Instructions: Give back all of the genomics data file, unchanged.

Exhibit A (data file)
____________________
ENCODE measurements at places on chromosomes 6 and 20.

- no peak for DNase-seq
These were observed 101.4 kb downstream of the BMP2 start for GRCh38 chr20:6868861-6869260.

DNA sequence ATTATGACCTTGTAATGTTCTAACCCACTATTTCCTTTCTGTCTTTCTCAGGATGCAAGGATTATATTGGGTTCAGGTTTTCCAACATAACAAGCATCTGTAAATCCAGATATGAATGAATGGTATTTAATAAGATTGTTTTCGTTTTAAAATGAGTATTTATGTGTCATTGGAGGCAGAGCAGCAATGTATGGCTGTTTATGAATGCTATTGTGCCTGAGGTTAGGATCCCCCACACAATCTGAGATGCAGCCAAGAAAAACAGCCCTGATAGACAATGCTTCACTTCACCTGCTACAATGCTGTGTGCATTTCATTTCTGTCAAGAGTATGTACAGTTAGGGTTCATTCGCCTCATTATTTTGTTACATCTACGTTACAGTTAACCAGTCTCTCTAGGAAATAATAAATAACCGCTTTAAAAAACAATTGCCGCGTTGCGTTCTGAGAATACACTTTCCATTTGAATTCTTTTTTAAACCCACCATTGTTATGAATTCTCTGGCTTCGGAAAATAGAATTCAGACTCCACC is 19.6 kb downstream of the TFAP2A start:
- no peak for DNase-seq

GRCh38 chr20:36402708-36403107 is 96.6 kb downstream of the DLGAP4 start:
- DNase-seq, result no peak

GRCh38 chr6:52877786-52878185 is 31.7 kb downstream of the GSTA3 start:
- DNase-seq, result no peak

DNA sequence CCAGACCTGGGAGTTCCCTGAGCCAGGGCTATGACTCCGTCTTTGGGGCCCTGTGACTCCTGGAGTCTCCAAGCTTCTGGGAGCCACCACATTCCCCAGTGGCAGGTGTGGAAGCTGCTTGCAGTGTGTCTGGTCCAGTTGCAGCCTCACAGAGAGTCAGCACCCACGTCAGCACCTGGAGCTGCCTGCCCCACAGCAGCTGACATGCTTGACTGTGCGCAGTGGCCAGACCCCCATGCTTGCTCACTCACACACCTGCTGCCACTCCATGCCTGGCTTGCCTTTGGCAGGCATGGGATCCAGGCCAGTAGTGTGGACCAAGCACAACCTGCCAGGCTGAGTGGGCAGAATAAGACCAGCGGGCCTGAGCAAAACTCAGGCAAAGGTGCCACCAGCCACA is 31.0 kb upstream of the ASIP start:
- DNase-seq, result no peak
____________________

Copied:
ENCODE measurements at places on chromosomes 6 and 20.

- no peak for DNase-seq
These were observed 101.4 kb downstream of the BMP2 start for GRCh38 chr20:6868861-6869260.

DNA sequence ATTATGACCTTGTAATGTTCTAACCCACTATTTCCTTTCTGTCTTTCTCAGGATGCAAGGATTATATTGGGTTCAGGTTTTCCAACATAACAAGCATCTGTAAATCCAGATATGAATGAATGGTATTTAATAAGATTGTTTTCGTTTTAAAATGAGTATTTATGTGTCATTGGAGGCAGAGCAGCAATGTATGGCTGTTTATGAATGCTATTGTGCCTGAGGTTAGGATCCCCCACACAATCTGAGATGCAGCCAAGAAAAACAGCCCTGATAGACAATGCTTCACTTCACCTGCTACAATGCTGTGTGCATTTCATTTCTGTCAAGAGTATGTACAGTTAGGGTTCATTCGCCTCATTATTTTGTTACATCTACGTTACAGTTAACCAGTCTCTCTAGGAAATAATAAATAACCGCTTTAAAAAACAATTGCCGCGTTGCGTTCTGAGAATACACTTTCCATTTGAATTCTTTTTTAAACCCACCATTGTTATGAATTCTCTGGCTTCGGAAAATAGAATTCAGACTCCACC is 19.6 kb downstream of the TFAP2A start:
- no peak for DNase-seq

GRCh38 chr20:36402708-36403107 is 96.6 kb downstream of the DLGAP4 start:
- DNase-seq, result no peak

GRCh38 chr6:52877786-52878185 is 31.7 kb downstream of the GSTA3 start:
- DNase-seq, result no peak

DNA sequence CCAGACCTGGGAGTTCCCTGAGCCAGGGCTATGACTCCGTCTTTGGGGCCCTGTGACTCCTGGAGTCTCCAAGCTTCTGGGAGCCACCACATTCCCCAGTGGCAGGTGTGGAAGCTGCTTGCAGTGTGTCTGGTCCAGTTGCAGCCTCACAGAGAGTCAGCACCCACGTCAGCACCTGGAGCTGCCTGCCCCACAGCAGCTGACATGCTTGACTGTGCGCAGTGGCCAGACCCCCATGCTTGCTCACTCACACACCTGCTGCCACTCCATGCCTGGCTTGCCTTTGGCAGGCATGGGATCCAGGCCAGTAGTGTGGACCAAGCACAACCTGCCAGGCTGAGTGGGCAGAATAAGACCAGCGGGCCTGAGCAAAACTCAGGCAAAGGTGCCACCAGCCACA is 31.0 kb upstream of the ASIP start:
- DNase-seq, result no peak